By now, you surely know that our good friends Alexander Radulov and Andrei Kostitsyn won’t be applying their craft for the hockey team based in Nashville. The fallout (BAD PUN) from the two offensive additions going out too late before their poor performance in game 2 (aside from AK’s awesome goal, which is even more awesome considering he was lighting up Scottsdale the night before) punched their ticket out of town. No new news here.
With the team souring on Andrei (which is unfortunate, the guy did play well), perhaps there is a benefactor in this. His name? Colin Wilson.
Wilson’s stats don’t jump out especially, but his pace was similar to Sergei’s. Wilson’s goals per game percentage is a virtual mirror to the Belorussian (both 0.22), and assists have a slight edge to Sergei, even though Kostitsyn had the luxury of playing with Mike Fisher (who had his second best season in his career) and Martin Erat virtually all season. Wilson bounced around between the second and third lines, being centered by David Legwand during the good times, and Nick Spaling during the stretches he was bumped to the third line.
For some reason, Sergei Kostitsyn receives a massive “get out of jail free” card from most fans. Sure, he’s getting better slowly, and is paying major dividends seeing how he was acquired for Dan Ellis’s RIGHTS and Dustin Boyd, who was last seen playing hockey in Kazakhstan. Sergei is improving on defense, and has shown flashes of being a top line winger. But, is he top line talent? No, and there’s nothing wrong with that. He’s top six, but after seeing him regressing in the playoffs (again), I’m more inclined to think he’s closer to his ceiling than Wilson is to his.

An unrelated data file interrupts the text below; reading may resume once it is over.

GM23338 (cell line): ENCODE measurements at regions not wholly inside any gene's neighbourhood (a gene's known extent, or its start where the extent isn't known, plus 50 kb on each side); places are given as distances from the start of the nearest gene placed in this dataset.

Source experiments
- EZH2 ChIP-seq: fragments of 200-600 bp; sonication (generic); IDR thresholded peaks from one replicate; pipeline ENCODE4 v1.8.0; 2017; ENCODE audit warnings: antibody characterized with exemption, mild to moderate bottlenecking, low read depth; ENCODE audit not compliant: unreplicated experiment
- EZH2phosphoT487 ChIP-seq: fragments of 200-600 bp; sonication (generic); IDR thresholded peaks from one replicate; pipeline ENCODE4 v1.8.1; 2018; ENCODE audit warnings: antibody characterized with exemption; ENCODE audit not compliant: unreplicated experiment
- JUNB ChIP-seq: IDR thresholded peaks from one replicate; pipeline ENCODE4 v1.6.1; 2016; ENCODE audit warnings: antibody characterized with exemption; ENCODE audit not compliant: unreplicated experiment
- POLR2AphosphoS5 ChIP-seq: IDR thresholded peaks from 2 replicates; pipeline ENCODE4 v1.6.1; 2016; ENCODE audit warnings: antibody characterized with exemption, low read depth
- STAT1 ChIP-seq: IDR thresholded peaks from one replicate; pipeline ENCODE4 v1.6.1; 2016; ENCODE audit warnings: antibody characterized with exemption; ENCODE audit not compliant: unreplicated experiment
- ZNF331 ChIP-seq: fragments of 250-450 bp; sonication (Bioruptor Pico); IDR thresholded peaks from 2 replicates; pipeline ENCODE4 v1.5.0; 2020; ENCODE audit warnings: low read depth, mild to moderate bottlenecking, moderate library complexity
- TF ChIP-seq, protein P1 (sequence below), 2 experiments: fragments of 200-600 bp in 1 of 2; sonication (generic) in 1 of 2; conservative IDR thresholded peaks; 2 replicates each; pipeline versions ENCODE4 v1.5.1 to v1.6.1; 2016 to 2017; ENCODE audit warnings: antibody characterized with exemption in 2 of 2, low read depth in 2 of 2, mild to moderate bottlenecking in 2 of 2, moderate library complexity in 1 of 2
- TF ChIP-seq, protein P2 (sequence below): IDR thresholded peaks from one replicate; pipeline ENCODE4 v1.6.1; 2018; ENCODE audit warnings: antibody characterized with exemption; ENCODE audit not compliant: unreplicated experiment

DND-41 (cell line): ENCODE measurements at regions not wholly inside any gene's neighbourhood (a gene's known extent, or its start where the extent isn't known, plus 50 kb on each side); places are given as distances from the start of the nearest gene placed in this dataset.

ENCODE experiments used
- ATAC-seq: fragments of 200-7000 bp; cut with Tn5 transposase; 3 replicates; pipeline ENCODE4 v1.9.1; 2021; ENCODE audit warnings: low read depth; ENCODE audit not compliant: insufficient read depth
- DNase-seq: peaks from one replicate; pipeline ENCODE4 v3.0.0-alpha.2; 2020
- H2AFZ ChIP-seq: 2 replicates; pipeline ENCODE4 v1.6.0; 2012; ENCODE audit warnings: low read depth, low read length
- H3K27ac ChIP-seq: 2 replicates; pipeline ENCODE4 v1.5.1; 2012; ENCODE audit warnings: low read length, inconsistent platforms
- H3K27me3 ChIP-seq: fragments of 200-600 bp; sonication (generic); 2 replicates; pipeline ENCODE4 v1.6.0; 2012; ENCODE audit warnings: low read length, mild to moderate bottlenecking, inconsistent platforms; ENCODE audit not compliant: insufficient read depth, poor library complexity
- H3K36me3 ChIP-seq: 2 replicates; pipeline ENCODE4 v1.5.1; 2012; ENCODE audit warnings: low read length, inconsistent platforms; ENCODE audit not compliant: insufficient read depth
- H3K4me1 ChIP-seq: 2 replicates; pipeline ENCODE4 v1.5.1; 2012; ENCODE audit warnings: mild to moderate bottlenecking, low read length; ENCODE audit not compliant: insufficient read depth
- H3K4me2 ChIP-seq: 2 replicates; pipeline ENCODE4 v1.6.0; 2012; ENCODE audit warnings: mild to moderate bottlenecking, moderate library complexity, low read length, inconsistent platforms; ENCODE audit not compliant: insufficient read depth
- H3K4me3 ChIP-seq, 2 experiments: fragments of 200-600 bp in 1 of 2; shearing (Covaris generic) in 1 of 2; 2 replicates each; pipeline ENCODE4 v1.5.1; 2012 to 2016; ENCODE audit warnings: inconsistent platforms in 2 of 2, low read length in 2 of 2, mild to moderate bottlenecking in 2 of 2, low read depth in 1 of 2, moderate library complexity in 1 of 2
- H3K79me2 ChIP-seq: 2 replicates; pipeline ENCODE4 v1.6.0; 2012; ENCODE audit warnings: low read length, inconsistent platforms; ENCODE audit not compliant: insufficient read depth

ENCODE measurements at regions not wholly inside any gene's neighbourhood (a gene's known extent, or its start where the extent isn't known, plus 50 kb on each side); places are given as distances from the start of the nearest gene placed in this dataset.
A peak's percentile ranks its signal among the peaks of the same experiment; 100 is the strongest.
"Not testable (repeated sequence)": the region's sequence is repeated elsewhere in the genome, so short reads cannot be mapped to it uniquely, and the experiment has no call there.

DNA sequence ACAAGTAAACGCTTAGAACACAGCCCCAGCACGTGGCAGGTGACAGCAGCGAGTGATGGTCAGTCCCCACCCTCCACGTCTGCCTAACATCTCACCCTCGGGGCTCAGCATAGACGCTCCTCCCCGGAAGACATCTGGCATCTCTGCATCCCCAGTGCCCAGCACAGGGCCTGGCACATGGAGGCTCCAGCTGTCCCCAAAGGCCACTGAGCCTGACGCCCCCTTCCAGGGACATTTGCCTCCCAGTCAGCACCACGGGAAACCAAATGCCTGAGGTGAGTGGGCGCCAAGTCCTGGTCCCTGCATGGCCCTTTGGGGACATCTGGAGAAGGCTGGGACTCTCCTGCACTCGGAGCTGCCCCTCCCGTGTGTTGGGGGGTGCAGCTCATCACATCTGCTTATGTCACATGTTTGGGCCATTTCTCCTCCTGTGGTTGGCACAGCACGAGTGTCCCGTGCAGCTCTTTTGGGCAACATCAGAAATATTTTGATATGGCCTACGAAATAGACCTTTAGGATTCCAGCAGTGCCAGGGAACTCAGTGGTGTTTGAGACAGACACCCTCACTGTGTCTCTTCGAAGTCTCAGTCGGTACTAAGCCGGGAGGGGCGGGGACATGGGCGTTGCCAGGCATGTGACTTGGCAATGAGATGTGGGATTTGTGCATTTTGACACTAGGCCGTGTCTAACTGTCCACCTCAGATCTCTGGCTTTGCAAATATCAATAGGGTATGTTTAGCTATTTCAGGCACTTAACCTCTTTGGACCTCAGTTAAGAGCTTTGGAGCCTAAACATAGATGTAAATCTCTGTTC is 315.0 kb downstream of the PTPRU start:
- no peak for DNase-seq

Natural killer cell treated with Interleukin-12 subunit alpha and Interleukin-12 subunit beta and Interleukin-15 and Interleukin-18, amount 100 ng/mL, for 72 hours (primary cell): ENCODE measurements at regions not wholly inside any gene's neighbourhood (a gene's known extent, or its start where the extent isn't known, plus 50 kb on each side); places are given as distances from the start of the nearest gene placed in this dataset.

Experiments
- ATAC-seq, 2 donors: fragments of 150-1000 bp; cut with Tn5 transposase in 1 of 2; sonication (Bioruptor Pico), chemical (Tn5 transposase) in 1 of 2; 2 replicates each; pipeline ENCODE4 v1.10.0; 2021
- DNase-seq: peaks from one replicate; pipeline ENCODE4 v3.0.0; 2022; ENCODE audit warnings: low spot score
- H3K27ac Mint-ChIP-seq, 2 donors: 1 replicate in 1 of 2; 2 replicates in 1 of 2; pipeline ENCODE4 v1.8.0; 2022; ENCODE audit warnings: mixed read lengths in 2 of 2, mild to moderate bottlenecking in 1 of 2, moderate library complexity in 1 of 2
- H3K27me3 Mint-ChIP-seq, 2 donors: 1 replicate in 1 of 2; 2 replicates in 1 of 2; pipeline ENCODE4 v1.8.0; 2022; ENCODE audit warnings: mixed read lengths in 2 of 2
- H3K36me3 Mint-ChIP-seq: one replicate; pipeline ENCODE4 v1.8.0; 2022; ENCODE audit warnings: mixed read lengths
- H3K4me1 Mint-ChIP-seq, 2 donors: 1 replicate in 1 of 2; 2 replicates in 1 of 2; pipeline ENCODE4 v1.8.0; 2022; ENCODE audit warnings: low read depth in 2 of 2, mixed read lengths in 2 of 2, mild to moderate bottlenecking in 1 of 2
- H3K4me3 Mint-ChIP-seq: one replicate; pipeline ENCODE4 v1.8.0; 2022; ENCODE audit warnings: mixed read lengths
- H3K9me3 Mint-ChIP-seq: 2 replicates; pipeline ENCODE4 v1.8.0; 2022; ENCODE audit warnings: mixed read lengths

Predetermined expectations skew everything. For instance, look at the NBA- where a number #1, #4, and another #4 draft pick are leading their team versus a team with a #2, #4, and #3 overall draft pick. (If you didn’t know that LeBron James was the #1 pick, you couldn’t tell which team is which) While the latter team is just as good on paper and in construction, if the Heat (former team) don’t win it will be a colossal failure due to the expectations set forth by the media, and fans (also due to the athletes themselves, but that’s another issue). Sergei came
to town on a second chance and for a cheap price, Wilson was drafted high after a superb college showing, and was rushed to the top line alongside Arnott and Erat against the Blackhawks in the playoffs. Wilson wasn’t given the time and space to develop that he needed. We expected more of Colin Wilson, all of us- management included. No one expected Sergei to light up Nashville, so when he chipped in 23 goals last year, it was a superb surprise and he became a fan/coach favorite.
Wilson outperformed Sergei in the playoffs this year in their small sampling, and it’s not even close. Sergei didn’t bring his A-game for April and May, and was flat out exposed against Phoenix. Wilson didn’t thrive either, but he looked more like the top line forward between the two, and that’s with Wilson playing much of the time with third and fourth liners.
The strength of this team, regardless of whatever Ryan Suter’s heart and desires, is the young depth on both sides. I would love to see both of these kids return, but count me on the apparent short list of fans who would rather see Wilson get his time up front than Sergei.